Mysterious rise in US Treasury yields perturbs markets

Mysterious rise in US Treasury yields perturbs markets

Yields on bonds issued by the US Treasury have hit multiyear peaks in recent days, unnerving investors
Yields on bonds issued by the US Treasury have hit multiyear peaks in recent days, unnerving investors. Photo: CHIP SOMODEVILLA / GETTY IMAGES NORTH AMERICA/Getty Images via AFP/File
Source: AFP

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The surge in US treasury yields has sparked much anxiety among investors, in part because there is no easy explanation for the rise.

On Friday, the yield on the 10-year US Treasury note climbed to 4.88 percent for the first time since 2007, while the 30-year offering reached 5.05 percent, also a 16-year peak.

Both have edged back in recent days, due mainly to elevated geopolitical risk, analysts say, although yields remain high.

The most oft-cited justification for the rise has been expectations that monetary policy will stay hawkish in response to the resilient US economy.

"The Fed expectations have been shifting," said John Canavan, analyst at Oxford Economics.

"From the Fed's perspective, we're seeing stronger than expected economic growth, some increase in inflation and uncertainty, particularly as oil prices surge again."

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While two-year US treasuries are considered the closest proxy to Fed interest rates, the market has been unsettled by the jump in yields of longer-run bonds of five, 10 or 30 years.

"Something is happening in the bond market and nobody fully understands how you kind of break it down," said Adam Button of ForexLive.

Karl Haeling of LBBW pointed to increased bond issuance by the US Treasury Department, saying markets are increasingly worried that the US "fiscal situation is moving on a long-term unsustainably bad trajectory."

For Yardeni Research, "the bond market has changed recently and disconcertingly," the consultancy said in a recent posting.

Perplexing moves by US treasuries in response to economic news "suggest a shift in bond investors' focus from what monetary policymakers may do, to rising alarm about what fiscal policymakers are doing."

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"The worry is that the escalating federal budget deficit will create more supply of bonds than demand can meet, requiring higher yields to clear the market," added Yardeni Research.

But not everyone is on board with this perspective.

"We can blame higher long-run yields on many things, but deficits are not one of them," said Nick Colas of DataTrek Research.

Fewer buyers

Yet another factor in the market shift has been a slowing in demand.

"Central banks are no longer buying bonds, they are selling them," Neil Wilson, chief market analyst at, said of the retreat.

After multiple rounds of quantitative easing, the Fed has been in a belt-tightening mode, reducing the size of its balance sheet and not replacing bonds that reach maturity with new purchases.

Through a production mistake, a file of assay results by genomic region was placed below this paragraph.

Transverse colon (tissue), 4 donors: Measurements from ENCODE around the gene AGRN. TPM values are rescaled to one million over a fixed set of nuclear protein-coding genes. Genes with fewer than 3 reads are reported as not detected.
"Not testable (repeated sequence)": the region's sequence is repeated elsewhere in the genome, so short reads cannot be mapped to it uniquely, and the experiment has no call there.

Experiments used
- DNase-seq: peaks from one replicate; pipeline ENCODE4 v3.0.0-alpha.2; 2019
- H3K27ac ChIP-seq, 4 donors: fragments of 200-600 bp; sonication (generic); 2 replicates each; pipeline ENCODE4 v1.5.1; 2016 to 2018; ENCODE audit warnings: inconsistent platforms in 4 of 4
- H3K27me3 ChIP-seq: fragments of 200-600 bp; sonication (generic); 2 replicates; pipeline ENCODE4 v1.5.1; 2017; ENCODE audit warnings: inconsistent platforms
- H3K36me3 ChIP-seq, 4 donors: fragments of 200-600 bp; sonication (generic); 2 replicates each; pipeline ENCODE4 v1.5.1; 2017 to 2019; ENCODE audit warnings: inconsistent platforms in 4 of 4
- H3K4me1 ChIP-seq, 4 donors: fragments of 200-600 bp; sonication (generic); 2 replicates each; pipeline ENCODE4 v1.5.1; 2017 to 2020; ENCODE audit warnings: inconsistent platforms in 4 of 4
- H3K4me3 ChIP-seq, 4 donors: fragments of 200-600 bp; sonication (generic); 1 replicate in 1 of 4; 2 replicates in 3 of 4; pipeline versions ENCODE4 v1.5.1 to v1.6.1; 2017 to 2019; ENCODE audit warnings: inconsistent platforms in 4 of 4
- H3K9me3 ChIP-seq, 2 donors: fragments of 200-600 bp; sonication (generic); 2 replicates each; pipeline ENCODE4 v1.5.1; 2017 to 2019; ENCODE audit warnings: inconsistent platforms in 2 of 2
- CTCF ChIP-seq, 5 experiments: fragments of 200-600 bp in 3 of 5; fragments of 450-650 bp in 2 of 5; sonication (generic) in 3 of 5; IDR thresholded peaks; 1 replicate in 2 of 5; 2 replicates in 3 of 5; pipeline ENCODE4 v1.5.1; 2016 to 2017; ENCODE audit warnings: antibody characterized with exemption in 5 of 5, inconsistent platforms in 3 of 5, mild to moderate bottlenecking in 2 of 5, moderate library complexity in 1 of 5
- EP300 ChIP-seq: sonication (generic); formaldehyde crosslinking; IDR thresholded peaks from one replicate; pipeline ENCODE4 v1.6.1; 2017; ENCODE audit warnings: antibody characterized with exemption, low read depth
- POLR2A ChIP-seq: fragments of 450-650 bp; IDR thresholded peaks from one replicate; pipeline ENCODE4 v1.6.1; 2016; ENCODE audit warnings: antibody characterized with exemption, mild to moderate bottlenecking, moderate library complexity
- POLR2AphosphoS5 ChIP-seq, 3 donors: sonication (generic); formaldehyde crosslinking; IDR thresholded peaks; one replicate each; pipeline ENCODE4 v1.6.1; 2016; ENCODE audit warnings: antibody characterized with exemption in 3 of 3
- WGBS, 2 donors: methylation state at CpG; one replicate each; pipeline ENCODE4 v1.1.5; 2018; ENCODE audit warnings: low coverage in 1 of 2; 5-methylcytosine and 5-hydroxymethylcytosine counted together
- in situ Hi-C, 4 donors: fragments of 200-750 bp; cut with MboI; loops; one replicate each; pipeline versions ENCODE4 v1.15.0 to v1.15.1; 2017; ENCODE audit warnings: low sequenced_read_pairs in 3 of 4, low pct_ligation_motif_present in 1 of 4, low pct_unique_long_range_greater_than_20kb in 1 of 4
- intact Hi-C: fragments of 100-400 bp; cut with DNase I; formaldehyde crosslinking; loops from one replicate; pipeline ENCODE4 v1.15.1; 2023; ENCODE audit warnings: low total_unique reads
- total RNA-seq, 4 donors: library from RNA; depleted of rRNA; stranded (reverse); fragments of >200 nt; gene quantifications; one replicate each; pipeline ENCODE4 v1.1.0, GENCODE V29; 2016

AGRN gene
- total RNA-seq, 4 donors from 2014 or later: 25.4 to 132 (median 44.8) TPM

But Peter Boockvar, chief investment officer of Bleakley Financial Group, said that the US central bank may not be able to pull of "quantitative tightening," noting that the Fed reversed course in 2019 following turbulence in markets.

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A "failure" by the Fed means "things cracking in the financial system well before the Fed's balance sheet shrinks by much and we're left with this perpetually large Fed presence in the markets."

The US central bank might be forced to resume quantitative easing "just to help absorb the massive amount of Treasury supply coming down the DC pike," Boockvar said.

"Someone else has to buy the debt and there is a lot more of it now," Wilson said. "This can only result in lower prices, higher yields."

The group that has stepped back from US Treasury purchases includes China, which is managing a difficult economic recovery after Covid-19 lockdowns, and Japan, which has been buying domestic bonds to suppress yields, said Jose Torres of Interactive Brokers.

"We're going to have a debt crisis in this country," Ray Dalio, head of the hedge fund Bridgewater Associates, warned in an interview on CNBC.

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"How fast it transpires, I think, is going to be a function of that supply-demand issue."

But not everyone is so gloomy.

"As long as US Treasury securities are regarded as risk-free securities, there is always going to be demand for Treasuries," said LPL Financial's Lawrence Gillum. "And with Treasury yields at the highest levels in decades, we could see that demand increase as well."

The aging of global populations is another source of demand, said Oxford Economics' Caravan.

"There's going to be an exceptional amount of global savings," Caravan said. "And that global savings glut is going to continue to look for a home in US treasuries, which remain the safest and most liquid asset on the planet."

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Source: AFP

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